Identification, Images, & Information
For Insects, Spiders & Their Kin
For the United States & Canada
Clickable Guide
Moths Butterflies Flies Caterpillars Flies Dragonflies Flies Mantids Cockroaches Bees and Wasps Walkingsticks Earwigs Ants Termites Hoppers and Kin Hoppers and Kin Beetles True Bugs Fleas Grasshoppers and Kin Ticks Spiders Scorpions Centipedes Millipedes

Calendar
Upcoming Events

Photos of insects and people from the 2022 BugGuide gathering in New Mexico, July 20-24

National Moth Week was July 23-31, 2022! See moth submissions.

Photos of insects and people from the Spring 2021 gathering in Louisiana, April 28-May 2

Photos of insects and people from the 2019 gathering in Louisiana, July 25-27

Photos of insects and people from the 2018 gathering in Virginia, July 27-29

Photos of insects and people from the 2015 gathering in Wisconsin, July 10-12


Previous events


TaxonomyBrowse
Info
ImagesLinksBooksData

Species Boreioglycaspis melaleucae

Melaleuca Psyllid - Boreioglycaspis melaleucae - male Melaleuca Psyllid - Boreioglycaspis melaleucae Melaleuca Psyllid - Boreioglycaspis melaleucae Melaleuca Psyllid - Boreioglycaspis melaleucae - female Melaleuca Psyllid - Boreioglycaspis melaleucae - male Melaleuca Psyllid - Boreioglycaspis melaleucae Psylloidea? - Boreioglycaspis melaleucae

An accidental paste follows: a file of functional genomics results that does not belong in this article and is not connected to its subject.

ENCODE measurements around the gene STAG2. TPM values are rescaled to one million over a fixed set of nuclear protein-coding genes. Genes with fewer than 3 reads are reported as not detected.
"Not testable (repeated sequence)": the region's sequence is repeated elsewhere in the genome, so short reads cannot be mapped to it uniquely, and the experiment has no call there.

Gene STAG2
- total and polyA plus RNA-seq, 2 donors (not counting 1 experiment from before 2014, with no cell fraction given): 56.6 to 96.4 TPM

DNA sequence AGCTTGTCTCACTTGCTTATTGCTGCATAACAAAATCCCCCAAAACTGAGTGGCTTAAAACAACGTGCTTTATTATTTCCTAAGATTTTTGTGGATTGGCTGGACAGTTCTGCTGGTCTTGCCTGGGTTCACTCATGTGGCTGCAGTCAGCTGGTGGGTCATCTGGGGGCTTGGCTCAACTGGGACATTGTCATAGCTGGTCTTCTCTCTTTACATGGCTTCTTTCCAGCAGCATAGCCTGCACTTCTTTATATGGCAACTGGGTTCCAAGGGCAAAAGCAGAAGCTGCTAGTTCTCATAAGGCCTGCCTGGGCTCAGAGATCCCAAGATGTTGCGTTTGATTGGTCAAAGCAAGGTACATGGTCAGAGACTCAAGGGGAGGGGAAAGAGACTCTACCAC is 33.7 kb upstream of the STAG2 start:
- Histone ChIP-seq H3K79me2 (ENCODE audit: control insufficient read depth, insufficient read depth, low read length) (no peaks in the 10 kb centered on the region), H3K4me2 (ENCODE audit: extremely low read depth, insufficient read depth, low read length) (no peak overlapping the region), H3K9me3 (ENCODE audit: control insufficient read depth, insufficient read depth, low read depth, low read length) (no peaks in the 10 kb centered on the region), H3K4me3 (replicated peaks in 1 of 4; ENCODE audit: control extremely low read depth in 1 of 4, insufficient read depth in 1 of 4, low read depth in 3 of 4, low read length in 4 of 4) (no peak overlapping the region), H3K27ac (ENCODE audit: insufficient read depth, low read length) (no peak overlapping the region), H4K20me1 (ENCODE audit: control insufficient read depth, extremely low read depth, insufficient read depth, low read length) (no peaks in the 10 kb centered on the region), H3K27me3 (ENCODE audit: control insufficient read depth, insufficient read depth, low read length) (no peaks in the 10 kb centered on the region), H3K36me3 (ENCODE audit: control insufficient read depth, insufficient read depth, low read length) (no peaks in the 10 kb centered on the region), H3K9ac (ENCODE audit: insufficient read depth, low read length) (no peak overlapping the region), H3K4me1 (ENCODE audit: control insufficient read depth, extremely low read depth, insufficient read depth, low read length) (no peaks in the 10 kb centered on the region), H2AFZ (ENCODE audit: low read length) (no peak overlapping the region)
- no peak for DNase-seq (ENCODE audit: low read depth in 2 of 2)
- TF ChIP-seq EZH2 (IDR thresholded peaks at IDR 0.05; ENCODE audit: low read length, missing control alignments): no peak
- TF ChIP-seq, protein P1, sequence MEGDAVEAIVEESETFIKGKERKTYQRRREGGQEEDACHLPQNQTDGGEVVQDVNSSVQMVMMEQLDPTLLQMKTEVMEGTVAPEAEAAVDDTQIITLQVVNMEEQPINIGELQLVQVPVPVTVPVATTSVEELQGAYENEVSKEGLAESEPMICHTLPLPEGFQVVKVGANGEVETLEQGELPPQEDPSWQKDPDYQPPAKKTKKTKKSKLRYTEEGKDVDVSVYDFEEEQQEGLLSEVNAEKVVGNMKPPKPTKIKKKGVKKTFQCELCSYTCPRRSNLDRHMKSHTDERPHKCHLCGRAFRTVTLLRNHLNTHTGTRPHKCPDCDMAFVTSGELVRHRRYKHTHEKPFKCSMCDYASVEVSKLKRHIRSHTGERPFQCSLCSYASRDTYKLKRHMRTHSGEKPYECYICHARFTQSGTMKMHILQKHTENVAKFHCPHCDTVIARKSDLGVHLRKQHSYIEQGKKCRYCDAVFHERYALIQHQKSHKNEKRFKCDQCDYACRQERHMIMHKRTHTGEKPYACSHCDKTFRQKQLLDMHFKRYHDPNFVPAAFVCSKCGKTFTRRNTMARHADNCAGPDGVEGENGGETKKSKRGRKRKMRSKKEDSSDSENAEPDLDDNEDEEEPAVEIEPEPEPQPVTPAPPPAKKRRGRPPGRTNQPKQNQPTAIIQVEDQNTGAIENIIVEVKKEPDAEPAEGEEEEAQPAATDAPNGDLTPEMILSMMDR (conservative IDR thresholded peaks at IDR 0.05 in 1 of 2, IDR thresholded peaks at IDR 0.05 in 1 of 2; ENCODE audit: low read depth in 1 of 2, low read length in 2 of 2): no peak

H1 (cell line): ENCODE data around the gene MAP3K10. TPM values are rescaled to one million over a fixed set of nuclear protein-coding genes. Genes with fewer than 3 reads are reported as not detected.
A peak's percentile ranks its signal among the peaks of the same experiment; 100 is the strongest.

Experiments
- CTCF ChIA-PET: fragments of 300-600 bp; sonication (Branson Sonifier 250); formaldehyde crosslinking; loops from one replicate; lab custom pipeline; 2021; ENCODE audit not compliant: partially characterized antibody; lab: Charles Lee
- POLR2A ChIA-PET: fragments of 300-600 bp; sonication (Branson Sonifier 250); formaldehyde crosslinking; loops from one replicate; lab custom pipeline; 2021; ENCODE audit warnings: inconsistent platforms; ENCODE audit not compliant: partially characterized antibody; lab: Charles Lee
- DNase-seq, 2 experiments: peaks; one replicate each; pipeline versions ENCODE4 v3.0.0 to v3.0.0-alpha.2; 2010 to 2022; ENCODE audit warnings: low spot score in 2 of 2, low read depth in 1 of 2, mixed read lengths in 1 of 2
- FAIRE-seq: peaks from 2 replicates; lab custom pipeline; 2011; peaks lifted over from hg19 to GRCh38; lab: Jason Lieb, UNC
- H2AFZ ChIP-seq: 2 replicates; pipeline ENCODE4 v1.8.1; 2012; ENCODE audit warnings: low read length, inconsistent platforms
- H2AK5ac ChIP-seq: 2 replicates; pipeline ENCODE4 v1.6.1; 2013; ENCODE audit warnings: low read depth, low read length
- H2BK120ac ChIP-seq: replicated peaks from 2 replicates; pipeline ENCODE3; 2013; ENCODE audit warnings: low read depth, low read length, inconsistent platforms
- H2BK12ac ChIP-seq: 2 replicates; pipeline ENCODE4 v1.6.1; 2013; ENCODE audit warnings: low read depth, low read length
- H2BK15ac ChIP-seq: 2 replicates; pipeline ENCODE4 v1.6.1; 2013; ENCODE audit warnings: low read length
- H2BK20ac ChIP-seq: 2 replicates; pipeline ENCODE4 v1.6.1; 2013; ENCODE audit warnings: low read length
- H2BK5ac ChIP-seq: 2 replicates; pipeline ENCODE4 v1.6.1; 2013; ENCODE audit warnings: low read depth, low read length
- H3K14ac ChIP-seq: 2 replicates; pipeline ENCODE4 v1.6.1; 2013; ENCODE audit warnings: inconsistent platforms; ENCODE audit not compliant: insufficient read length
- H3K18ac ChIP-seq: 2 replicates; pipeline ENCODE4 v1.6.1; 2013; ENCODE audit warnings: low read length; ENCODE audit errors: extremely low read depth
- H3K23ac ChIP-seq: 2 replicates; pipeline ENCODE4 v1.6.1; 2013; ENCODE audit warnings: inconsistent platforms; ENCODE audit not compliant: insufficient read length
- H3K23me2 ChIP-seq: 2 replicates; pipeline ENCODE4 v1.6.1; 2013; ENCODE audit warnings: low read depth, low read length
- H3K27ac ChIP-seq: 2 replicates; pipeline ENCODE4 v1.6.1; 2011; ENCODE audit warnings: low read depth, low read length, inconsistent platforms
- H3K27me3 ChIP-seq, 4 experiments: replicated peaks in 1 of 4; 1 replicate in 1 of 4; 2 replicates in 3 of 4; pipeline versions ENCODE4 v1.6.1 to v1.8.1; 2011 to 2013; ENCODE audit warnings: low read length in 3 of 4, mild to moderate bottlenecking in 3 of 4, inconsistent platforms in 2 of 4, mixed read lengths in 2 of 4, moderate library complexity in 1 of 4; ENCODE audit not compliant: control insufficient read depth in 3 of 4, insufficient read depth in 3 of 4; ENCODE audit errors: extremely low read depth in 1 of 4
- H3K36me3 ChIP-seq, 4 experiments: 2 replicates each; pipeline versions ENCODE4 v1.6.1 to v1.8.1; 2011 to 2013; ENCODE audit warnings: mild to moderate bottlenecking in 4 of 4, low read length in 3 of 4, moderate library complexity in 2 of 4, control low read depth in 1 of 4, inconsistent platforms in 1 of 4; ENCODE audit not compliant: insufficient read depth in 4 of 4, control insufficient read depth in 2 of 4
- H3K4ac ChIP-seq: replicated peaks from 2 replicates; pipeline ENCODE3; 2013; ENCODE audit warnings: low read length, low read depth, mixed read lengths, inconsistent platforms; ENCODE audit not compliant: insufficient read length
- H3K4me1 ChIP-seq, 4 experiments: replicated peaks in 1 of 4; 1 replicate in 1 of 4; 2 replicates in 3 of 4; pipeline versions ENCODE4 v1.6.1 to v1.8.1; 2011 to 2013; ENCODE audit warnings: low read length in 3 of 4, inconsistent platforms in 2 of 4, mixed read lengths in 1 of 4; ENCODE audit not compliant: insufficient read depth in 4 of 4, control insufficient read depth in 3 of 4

Classification
Kingdom Animalia (Animals)
Phylum Arthropoda (Arthropods)
Subphylum Hexapoda (Hexapods)
Class Insecta (Insects)
Order Hemiptera (True Bugs, Cicadas, Hoppers, Aphids and Allies)
Suborder Sternorrhyncha (Plant-parasitic Hemipterans)
Superfamily Psylloidea
Family Aphalaridae
Subfamily Spondyliaspidinae
Genus Boreioglycaspis
Species melaleucae (Boreioglycaspis melaleucae)
Synonyms and other taxonomic changes
Glycaspis (Boreioglycaspis) melaleucae Moore, 1964
Explanation of Names
Boreioglycaspis melaleucae Moore, 1964
Range
Native to Australia; introduced in FL, CA (1)
Food
Melaleuca quinquenervia (Myrtaceae) (1)
Remarks
A rare example of biological control in the Psylloidea, this species was intentionally introduced into southern Florida in 2002 to control Melaleuca quinquenervia which is considered an invasive weed in the state.
In 2009, the species was discovered in Los Angeles, CA on M. quinquenervia. Unlike in Florida, Melaleuca is a commonly planted ornamental tree in California and is not considered an invasive weed there.
See Also
In Florida it is most similar to Glycaspis brimblecombei, from which it differs in that cells m1+2 and cu1a of the forewing are relatively short, with bifurcation of M1+2 distal to apex of vein Cu1. Additionally, nymphs of Boreioglycaspis melaleucae do not create lerps, and the species breed on different host plants(1)
Internet References